Continuing its foray into using enhanced Prescription Drug Monitoring Program (ePDMP) data to combat inappropriate opioid prescribing, the state’s Medical Examining Board (MEB) on Wednesday referred seven physician assistants to department legal staff for further investigation.
In August, the MEB similarly referred seven physician cases for investigation following analysis of ePDMP prescribing data (see Medigram story). At the time, ePDMP staff had not included PA-specific data to the MEB, which also regulates that profession; the data presented Wednesday fulfilled that August request.
The updated ePDMP report shows that when included with physician-prescribing data, PA prescribers were seven of the top 10 prescribers based on opioid prescriptions filled per month (see Section 2 of the updated report). The MEB acknowledged there could be various reasons behind the data and determined further investigation is warranted. It has not yet received a report on the seven physician-related cases and staff did not have an estimate for when the MEB would receive an update on those cases.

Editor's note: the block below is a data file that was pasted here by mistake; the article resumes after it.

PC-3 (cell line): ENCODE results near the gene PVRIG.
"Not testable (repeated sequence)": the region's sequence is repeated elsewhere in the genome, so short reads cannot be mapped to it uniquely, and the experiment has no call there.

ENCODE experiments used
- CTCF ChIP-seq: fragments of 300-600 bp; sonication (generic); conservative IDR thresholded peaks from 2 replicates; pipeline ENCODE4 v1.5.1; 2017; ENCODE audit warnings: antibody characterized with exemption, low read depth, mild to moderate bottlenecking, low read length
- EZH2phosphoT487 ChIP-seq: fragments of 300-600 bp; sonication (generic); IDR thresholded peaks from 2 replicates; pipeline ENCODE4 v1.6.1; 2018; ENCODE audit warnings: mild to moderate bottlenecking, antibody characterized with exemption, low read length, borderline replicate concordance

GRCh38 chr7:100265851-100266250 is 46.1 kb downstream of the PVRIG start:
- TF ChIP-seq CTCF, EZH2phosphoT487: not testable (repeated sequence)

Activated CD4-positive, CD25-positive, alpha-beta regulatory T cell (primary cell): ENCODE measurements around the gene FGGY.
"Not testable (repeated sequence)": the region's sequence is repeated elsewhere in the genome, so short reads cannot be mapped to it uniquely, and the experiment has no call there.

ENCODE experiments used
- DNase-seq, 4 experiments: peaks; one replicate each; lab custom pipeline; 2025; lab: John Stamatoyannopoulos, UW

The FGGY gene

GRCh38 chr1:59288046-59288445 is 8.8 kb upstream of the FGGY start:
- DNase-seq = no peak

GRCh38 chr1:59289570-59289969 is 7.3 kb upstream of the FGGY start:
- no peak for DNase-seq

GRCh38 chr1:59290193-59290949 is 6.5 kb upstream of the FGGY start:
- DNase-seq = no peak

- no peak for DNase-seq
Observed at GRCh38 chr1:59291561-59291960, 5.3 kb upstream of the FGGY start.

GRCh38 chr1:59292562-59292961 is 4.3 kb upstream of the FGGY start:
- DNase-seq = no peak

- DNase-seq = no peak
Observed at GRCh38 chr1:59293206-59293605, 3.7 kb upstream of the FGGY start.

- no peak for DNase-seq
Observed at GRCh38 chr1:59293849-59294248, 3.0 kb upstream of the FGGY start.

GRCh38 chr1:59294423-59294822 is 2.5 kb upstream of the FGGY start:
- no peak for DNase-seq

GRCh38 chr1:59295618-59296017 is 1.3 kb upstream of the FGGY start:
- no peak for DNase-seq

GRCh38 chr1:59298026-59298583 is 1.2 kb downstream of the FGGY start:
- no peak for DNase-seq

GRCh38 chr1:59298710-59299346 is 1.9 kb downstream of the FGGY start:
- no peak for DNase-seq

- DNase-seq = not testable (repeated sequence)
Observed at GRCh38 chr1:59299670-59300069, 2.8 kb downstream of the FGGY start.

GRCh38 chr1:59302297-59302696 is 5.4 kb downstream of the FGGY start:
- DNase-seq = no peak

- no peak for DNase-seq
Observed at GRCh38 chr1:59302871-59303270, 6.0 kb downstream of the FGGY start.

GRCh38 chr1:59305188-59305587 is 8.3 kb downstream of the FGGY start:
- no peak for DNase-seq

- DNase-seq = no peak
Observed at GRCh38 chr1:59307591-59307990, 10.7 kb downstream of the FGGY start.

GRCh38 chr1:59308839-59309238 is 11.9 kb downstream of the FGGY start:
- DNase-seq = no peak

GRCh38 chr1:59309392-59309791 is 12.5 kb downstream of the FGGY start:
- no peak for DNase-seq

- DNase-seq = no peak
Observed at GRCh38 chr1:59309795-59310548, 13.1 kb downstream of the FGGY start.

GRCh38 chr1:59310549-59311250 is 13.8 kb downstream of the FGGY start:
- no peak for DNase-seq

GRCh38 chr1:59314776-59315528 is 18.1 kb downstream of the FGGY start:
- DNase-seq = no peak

In other action, the MEB started the process for updating an unprofessional conduct regulation related to what physicians are supposed to do when convicted of a crime. Different administrative code regulations list different time periods for elements of notification compliance: one requires a license-holder to provide the state with certified copies of a complaint and judgement to the state within 30 days; another requires a physician to provide the state with written notice of some basic information within 48 hours of a conviction. The Society is reviewing these regulations to determine if a rule clarification is indeed needed and will communicate its findings to the MEB.
Contact Mark Grapentine, JD, for more information.
Back to October 18, 2018 Medigram